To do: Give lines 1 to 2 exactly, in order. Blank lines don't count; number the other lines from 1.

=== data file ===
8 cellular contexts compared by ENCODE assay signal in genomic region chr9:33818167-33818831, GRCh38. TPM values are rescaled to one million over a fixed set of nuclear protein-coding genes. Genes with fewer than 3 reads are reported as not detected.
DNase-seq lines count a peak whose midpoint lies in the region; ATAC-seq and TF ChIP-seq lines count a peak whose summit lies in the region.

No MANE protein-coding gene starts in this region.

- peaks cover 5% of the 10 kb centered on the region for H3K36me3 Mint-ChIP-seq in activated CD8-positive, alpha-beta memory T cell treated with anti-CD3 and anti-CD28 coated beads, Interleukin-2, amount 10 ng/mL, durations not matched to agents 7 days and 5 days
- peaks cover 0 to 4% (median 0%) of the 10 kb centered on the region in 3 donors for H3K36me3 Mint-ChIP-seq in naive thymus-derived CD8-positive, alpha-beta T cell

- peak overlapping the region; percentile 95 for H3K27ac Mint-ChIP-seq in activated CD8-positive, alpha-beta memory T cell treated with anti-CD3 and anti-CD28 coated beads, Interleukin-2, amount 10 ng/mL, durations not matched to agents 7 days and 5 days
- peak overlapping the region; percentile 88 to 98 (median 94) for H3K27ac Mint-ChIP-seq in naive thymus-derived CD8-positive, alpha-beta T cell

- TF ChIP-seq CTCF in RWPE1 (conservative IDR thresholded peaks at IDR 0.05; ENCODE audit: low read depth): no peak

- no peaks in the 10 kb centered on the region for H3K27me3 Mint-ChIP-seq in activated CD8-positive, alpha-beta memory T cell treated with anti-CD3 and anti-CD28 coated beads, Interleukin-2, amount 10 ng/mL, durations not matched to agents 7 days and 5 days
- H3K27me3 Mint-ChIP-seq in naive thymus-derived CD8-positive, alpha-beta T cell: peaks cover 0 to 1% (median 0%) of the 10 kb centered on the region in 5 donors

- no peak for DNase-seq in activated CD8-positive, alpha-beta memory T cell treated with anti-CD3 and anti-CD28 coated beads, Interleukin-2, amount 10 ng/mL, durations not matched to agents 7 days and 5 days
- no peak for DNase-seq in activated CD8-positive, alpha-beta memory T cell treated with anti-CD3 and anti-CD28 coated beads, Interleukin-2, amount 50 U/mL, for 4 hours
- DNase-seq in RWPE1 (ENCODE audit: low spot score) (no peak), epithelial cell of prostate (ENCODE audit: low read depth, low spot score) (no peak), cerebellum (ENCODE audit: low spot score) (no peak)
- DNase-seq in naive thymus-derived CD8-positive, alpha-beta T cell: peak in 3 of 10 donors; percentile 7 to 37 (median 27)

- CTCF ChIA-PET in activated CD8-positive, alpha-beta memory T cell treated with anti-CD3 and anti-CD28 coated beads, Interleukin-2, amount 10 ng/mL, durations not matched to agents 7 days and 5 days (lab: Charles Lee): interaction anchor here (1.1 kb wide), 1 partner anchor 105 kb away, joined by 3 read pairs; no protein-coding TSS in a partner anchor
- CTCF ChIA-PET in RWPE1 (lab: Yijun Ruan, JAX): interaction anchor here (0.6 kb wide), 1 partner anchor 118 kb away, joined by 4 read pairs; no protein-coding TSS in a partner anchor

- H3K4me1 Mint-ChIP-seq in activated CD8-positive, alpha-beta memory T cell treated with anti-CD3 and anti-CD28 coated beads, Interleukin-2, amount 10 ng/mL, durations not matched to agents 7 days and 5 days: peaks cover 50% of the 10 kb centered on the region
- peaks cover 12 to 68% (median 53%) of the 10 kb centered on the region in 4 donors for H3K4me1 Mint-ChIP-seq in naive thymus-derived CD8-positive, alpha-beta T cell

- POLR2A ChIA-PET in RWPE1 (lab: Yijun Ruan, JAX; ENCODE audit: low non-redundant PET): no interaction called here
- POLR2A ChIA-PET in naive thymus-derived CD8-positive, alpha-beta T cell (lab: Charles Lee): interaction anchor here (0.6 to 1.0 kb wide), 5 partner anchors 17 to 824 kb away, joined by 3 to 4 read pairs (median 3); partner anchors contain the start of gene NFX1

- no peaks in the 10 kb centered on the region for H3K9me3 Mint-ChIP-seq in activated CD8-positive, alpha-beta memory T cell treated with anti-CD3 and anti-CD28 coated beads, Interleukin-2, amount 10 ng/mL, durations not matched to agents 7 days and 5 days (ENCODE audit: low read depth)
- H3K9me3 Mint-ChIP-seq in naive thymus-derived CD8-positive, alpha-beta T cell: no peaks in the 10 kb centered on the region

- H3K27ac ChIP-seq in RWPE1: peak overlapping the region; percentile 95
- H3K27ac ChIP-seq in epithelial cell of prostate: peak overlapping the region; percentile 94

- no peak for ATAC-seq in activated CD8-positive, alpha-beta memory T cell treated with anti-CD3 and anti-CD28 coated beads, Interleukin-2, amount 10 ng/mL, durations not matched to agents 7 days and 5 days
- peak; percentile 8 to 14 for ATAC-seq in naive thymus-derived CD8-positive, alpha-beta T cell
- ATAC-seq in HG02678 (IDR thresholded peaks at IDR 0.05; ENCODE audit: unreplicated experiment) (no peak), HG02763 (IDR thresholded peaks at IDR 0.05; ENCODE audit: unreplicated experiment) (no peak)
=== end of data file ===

8 cellular contexts compared by ENCODE assay signal in genomic region chr9:33818167-33818831, GRCh38. TPM values are rescaled to one million over a fixed set of nuclear protein-coding genes. Genes with fewer than 3 reads are reported as not detected.
DNase-seq lines count a peak whose midpoint lies in the region; ATAC-seq and TF ChIP-seq lines count a peak whose summit lies in the region.